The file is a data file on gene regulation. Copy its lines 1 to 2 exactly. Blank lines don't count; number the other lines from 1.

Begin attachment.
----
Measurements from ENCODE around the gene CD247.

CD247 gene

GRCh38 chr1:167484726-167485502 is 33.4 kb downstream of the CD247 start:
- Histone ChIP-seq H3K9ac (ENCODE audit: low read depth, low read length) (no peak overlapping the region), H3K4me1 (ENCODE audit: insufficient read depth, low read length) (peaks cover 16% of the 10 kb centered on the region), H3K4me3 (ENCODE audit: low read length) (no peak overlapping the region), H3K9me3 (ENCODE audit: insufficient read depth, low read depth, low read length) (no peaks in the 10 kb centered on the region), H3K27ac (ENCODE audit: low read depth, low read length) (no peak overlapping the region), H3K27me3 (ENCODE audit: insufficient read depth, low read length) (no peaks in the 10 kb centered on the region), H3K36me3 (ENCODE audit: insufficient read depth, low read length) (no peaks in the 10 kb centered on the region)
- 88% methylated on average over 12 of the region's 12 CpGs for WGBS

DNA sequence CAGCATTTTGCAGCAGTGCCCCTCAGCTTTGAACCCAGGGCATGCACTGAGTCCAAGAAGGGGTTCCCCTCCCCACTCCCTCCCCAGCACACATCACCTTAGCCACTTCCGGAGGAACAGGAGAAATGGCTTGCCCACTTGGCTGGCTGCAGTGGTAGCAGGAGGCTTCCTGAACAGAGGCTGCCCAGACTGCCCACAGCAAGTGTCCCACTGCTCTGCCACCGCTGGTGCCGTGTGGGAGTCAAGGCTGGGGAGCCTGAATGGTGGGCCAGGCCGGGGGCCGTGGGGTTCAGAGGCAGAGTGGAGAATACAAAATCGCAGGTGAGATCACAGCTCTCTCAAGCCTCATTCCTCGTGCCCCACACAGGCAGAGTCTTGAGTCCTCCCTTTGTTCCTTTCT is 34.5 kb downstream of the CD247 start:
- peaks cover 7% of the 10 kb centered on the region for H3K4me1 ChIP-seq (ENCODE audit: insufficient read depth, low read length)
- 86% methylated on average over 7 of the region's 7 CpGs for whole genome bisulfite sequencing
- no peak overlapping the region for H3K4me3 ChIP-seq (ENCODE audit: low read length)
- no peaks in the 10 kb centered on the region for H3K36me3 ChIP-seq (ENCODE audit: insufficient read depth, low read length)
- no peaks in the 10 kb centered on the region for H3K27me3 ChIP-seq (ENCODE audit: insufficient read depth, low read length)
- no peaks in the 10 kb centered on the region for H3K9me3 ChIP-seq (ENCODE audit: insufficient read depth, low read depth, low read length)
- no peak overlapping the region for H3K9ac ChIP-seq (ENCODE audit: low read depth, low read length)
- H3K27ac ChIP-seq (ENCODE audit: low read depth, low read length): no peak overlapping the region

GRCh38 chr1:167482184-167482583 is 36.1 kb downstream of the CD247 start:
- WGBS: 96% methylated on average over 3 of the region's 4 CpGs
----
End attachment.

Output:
Measurements from ENCODE around the gene CD247.

CD247 gene